Ban calls for concerted efforts to combat scourge of illicit drugs in Afghanistan

16 February 2012

Secretary-General Ban Ki-moon today called for concerted efforts to help Afghanistan extricate itself from the scourge of drug production, use and trafficking, noting that the country’s stability remains at stake with an estimated 15 per cent of its income accruing from trade in illicit drugs.

“We have a common duty to the people of Afghanistan and those everywhere whose lives are darkened with despair due to the menace of the drugs trade,” Mr. Ban told the 3rd Ministerial Conference of the Paris Pact Partners on Combating the Afghan Illicit Opiate Trade, held in Vienna.

“We must help them walk into the light of a world free of illicit drugs and drug trafficking,” he said.

The Secretary-General pointed out that with the approaching withdrawal of the International Security Assistance Force (ISAF) in 2014, the international community will increasingly look to the United Nations to shoulder greater responsibilities to enhance stability and foster sustainable development in Afghanistan.

“Together with our local, regional and international partners, we must assume this role. Above all, the Afghan Government must prioritize the issue of narcotics,” he said.

The country’s law enforcement agencies must work harder on eradicating narcotics crops, eliminate drug laboratories, keep precursors from entering the country, and inhibit drug trafficking, he added.

The UN Regional Programme for Afghanistan and Neighbouring Countries also has an important role to play, including as a platform for the UN Office on Drugs and Crime (UNODC) and other partners.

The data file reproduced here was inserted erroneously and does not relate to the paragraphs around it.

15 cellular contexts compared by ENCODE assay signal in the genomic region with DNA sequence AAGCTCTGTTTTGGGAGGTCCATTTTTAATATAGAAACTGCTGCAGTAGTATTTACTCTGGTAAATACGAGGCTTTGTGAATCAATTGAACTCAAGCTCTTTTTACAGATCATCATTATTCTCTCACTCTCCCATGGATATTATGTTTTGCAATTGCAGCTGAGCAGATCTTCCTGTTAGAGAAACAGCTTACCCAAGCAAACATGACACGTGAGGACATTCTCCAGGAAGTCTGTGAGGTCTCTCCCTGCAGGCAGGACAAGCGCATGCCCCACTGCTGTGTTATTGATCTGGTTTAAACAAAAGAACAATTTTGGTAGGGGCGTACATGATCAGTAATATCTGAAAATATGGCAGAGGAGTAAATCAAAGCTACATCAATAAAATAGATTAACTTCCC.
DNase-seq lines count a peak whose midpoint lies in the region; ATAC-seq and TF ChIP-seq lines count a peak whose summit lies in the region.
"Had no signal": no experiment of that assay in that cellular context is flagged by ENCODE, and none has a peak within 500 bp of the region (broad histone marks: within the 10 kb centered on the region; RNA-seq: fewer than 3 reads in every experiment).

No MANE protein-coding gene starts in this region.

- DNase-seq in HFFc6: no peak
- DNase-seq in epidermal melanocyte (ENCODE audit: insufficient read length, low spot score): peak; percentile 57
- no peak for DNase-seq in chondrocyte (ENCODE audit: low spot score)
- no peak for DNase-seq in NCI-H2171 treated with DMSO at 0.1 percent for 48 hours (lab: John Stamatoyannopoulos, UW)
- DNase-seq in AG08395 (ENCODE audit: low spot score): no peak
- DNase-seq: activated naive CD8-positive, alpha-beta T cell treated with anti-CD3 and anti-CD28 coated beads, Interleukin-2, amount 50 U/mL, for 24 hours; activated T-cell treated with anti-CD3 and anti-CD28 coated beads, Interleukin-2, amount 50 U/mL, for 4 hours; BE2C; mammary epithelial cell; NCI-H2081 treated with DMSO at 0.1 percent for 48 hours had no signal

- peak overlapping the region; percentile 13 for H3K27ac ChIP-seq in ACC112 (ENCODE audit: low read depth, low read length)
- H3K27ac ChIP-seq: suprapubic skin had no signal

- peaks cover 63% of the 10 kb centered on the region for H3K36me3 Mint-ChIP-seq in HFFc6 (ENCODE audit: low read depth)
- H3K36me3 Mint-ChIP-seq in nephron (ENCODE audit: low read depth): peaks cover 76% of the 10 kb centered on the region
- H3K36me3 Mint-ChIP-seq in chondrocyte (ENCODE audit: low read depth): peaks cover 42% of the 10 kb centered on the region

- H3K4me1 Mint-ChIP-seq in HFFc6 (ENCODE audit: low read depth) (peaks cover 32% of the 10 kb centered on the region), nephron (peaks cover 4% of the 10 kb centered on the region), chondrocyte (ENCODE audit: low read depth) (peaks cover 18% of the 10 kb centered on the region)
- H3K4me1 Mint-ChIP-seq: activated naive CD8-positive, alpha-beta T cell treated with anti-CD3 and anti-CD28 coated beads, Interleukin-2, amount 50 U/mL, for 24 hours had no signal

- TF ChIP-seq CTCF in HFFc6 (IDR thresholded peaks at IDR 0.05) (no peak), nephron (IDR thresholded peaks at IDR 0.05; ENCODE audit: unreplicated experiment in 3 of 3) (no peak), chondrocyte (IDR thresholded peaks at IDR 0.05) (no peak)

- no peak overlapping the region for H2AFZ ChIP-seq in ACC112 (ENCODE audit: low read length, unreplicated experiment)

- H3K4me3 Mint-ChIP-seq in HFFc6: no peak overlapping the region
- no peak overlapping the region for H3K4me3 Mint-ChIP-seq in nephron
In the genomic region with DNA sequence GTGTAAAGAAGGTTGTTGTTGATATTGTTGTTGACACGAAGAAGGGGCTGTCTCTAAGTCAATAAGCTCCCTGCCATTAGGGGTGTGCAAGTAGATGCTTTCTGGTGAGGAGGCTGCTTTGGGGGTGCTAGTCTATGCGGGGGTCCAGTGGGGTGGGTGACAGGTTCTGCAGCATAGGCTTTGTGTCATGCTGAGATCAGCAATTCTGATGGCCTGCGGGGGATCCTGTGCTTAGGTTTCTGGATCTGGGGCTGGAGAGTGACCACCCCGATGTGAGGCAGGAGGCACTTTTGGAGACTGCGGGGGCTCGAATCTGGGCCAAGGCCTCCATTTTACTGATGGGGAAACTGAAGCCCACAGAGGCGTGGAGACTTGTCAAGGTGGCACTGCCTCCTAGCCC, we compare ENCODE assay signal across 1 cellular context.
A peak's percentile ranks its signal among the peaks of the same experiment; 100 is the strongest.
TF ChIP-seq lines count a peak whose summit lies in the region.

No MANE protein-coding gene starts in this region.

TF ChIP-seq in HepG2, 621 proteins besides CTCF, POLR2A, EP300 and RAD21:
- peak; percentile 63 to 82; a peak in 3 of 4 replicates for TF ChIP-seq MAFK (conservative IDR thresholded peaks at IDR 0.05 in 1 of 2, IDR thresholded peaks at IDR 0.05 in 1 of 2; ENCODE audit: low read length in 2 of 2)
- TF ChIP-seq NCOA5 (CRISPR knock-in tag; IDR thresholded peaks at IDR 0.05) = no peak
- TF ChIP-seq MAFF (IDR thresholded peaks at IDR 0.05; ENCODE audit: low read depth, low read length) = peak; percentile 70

Mr. Ban, however, noted that “reducing supply is only half the story,” adding that “there can be no real success without reducing demand.”

“The fight against the drugs trade goes to the heart of UN efforts in Afghanistan, in the region and, indeed, around the world to make a meaningful difference for people affected by this pervasive crime,” he said, noting that drug trafficking and transnational organized crime undermine the health of fragile States, weaken the rule of law, and hinder attempts to meet the Millennium Development Goals (MDGs).

According to UNODC’s Afghan Opium Survey last year, poppy cultivation increased by seven per cent, while opium production increased by 61 per cent over the past year. Export earnings from Afghan opiates may be worth as much as $2.4 billion.

“We cannot speak of sustainable development when opium production is the only viable economic activity in the country,” said Mr. Ban. “We must stand with Afghanistan in this fight.”


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